jueves, mayo 15, 2008

Italian opera dominates

Recent operatic activity has been strongly dominated by opera in Italian and composed by Italians. This is a Puccini year (150th anniversary of his birth), so it’s only natural that what is arguably his best work , “La Boheme”, should be staged. In fact the curious thing is the chosen venue: the Ciudad Cultural Konex, a converted factory. The small Teatro Roma (Avellaneda) billed its presentation of Bellini’s “Norma” as the “first complete performance of the original version”. And the Casa de la Opera, Adelaida Negri’s company, revived one of the less known Verdi operas, “I Masnadieri”, at the Avenida.
Horacio Pigozzi updated “La Boheme” and accepted the condition for his production: it uses the same scenery as the musical “Rent”, loosely based on it but with an AIDS-centered story. It worked in the first and fourth acts –the garret- but it was ludicrous in the second, the Café Momus, where the ambience was all wrong and there was no street, and in the third, where the illusion of a snowy morning outside a tavern wasn’t even suggested. And of course, if you take the libretto seriously –as I do- that third act happens at one of Paris’ barriers which existed in the 1840s between the city and the suburbs but were later eliminated: one good reason against updating, apart from historical references. I also disliked the Churba overalls that uniformly clad the crowd in the Momus scene, when thay are supposed to be citizens having fun in Christmas. (see picture)

Now to the good things. Pigozzi gave point and humor to the fooling around of the four Bohemians and the singers both sang and acted well. Tenor Carlos Duarte has a beautiful and powerful voice, although there were some fissures in the phrasing. Luis Gaeta was a perfect Marcello; my only cavil is that he looks too aged for the part, some makeup was in order. Both Walter Schwarz (Colline) and Fernando Grassi (Schaunard) were satisfactory, and Fernando’s father, Oscar Grassi, did the character parts of Benoit and Alcindoro with all the wisdom of long experience. Mariela Schemper was expressive as Mimí although she lacks some expansion in the high notes , and María Bugallo, a beautiful Musetta, was a touch too strident. Mario Perusso, an old hand at Puccini, was predictably good conducting a small (29 players) orchestra in the quite acceptable orchestral reduction of . The orchestra was located at extreme left on the stage, for there’s no pit. The choirs were correct enough. I was astonished at the acoustics of the venue, much better than I imagined.

“Norma” is indissolubly associated with the marvelous interpretation of Maria Callas, who gave us both superlative bel canto and enormous dramatic intensity. The Roma (Avellaneda) version tried for another approach, essentially lyrical, but I feel it goes against the grain of the piece. Anyway, this was only apparent in the title role, for Soledad de la Rosa sang very beautifully, with an immaculate register from top to bottom, but there was no inkling of drama in what she did, and for me there’s no Norma without powerful involvement. Juan Borja was precisely what the programme notes said he shouldn’t be as Pollione: a full voice of considerable volume and Verdian character; but he came to grief in the last scene, where his voice simply gave out. Cecilia Arola has a strange voice; she sounds like a rather harsh mezzosoprano but is capable of high soprano sounds and sings with true intonation, though she certainly isn’t the lyric soprano the programme claims Adalgisa should be. Marcos Nicastro was a capable and true Oroveso, Roxana Deviggiano a vibrato-ridden Clotilde and Gustavo Torella a good Flavio.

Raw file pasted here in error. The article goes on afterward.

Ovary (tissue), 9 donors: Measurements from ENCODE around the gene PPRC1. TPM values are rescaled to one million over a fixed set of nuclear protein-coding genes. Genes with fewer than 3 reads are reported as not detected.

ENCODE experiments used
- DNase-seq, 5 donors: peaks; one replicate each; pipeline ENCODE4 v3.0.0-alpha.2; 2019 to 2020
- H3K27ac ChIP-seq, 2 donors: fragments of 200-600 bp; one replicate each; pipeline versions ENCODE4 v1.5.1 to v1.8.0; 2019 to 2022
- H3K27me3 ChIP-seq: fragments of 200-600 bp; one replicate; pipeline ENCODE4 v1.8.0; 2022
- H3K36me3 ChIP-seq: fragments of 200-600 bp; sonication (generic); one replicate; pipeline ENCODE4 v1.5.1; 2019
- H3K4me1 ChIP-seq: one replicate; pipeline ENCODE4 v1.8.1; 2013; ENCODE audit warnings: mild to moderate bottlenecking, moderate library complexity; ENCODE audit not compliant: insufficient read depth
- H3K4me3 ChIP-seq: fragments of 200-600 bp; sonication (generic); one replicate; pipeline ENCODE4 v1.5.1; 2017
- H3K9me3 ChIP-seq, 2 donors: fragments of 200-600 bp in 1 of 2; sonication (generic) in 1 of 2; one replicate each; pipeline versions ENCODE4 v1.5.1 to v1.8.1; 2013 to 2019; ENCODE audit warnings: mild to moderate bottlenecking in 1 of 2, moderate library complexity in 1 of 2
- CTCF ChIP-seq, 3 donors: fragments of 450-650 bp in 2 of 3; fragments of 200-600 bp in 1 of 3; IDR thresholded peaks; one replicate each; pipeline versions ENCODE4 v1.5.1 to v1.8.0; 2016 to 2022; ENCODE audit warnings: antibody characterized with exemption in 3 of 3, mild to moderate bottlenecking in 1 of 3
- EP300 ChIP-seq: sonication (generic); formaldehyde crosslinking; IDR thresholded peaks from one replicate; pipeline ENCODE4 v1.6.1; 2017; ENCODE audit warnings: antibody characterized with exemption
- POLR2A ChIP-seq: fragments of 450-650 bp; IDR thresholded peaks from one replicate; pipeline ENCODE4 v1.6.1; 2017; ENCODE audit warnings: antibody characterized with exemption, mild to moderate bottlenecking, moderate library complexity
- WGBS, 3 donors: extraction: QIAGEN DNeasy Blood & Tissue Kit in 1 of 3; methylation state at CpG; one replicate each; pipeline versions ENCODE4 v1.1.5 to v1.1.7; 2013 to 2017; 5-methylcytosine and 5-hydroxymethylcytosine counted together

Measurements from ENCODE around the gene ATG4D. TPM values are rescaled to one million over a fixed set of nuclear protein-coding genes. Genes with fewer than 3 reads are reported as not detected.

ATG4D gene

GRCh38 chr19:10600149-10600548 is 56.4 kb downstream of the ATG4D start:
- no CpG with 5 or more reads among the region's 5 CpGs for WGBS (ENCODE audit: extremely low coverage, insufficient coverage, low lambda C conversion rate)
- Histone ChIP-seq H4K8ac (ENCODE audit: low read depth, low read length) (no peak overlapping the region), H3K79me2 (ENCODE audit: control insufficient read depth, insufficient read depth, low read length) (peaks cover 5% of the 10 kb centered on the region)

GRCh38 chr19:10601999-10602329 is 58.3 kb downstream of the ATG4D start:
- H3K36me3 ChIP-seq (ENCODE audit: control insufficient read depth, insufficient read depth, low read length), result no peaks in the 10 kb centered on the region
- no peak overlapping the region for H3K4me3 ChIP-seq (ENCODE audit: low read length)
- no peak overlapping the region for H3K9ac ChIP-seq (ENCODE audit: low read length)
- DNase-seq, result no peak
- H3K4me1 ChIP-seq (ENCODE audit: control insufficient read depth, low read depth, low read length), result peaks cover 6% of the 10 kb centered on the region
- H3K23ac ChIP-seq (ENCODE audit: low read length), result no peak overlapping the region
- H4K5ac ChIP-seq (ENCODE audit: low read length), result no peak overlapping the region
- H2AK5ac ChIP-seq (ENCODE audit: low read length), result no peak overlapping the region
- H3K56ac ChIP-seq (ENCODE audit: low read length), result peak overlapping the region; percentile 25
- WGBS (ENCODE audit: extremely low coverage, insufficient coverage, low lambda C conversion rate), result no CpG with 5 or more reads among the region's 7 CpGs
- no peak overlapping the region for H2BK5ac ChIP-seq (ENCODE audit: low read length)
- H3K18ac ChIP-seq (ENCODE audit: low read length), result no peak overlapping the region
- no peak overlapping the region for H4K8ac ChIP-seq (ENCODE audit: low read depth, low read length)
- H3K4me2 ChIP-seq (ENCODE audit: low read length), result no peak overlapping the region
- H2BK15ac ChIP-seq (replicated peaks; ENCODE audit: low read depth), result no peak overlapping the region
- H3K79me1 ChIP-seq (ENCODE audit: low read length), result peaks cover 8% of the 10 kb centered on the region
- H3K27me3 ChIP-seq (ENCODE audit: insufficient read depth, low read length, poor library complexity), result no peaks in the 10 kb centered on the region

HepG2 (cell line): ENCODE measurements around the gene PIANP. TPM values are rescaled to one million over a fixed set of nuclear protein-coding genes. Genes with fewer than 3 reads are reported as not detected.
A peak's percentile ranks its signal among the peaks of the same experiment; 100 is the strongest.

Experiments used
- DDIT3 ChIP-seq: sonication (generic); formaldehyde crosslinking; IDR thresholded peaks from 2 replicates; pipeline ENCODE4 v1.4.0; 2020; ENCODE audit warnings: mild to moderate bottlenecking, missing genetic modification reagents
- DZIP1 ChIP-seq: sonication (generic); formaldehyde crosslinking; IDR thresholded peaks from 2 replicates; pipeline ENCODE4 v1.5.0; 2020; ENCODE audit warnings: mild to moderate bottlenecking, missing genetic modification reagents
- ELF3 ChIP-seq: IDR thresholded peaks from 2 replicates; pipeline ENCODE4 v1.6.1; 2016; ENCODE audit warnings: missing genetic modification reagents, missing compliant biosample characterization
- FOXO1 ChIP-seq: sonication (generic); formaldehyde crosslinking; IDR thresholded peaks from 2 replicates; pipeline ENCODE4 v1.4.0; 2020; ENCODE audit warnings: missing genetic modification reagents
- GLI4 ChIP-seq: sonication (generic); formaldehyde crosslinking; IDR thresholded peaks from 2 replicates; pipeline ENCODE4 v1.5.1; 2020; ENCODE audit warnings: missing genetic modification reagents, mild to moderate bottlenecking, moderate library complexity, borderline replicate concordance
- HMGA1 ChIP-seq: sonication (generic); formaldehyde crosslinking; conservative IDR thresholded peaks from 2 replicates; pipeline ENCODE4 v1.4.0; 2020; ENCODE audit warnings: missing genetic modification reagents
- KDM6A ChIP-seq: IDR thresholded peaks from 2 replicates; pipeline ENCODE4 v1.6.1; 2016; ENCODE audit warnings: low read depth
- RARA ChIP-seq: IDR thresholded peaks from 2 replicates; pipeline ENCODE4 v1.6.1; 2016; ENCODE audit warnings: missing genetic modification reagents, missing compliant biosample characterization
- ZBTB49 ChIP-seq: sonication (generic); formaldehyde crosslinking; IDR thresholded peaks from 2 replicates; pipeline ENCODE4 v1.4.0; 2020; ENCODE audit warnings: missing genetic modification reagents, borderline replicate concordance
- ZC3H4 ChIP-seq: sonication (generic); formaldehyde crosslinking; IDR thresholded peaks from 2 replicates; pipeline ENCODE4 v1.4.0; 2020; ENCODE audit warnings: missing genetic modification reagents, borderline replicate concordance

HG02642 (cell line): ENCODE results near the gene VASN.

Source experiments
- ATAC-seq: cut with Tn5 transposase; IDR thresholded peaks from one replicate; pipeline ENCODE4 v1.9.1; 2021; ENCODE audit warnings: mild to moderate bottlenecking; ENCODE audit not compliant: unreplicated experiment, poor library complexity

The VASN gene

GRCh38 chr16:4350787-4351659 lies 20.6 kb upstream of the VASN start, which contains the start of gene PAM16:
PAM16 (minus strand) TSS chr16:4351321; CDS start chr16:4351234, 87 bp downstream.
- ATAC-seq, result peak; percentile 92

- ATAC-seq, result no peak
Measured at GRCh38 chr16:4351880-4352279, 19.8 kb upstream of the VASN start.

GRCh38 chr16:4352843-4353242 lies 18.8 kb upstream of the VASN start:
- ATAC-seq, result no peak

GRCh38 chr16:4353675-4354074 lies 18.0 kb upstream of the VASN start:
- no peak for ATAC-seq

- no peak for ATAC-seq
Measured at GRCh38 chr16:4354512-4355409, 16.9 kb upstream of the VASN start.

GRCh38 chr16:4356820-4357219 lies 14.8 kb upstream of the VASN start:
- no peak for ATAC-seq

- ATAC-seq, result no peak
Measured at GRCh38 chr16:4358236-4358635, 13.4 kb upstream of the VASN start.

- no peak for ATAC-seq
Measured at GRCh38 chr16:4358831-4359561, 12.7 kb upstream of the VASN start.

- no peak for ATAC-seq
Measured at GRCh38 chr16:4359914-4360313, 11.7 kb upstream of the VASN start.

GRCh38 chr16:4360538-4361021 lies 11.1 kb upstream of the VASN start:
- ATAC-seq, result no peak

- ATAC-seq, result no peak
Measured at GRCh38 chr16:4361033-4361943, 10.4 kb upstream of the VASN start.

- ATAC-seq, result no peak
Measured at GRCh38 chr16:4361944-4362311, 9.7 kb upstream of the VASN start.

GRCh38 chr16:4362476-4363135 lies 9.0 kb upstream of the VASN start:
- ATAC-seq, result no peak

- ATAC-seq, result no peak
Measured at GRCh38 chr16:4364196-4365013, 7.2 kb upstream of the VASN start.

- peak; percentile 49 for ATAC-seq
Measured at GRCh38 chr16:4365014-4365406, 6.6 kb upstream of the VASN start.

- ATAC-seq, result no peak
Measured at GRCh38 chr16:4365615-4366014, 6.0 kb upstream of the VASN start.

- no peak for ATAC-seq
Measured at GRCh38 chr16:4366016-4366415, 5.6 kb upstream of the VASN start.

Sebatiano de Filippi is a well-oriented young conductor, with the right sense of phrasing, but the Orquesta Municipal de Avellaneda just won’t do; the intonation of the violins in particular is horrid most of the time. And the late arrival of a trumpet player forced the use of a deplorable organ in the First Part. The Choir was enthusiastic but faulty. The production by Alejandro Atías was terribly conventional and static.
“I Masnadieri” dates from 1847 , immediately after Verdi’a wonderful “Macbeth”. Based on Schiller’s “The Bandits” (“Die Rauber”) , Andrea Maffei produced a deplorable libretto full of absurdities, certainly far from the original. The composer isn’t always inspired, but there’s enough true Verdi to justify a revival every 30 years or so; and such was the case, for the opera, never seen at the Colón, was offered by the Argentino at the Coliseo in 1979 . The best thing in this revival was the very good work of the orchestra under Giorgio Paganini and the choir prepared by Ezequiel Fautario. The production by Eduardo Casullo was simple and direct, respecting the original ambience, and there were attractive costumes by Mariela Daga. The most interesting feature was the satellital images by Santiago Espeche, quite evocative.
Of the singers only Leopoldo López Linares as the baritone villain and Mario de Salvo as his imprisoned father were up to par. Adelaida Negri had as usual both a dramatic sense of phrasing and evident vocal limitations, and Eduardo Ayas has lost his timbre of yore; his singing now is effortful and arid. In the smaller parts Jorge Bellone (Rolla) was correct, Cristian de Marco dry as the pastor Moser and José Luis Galimidi rather poor as Arminio.

Para el Buenos Aires Herald

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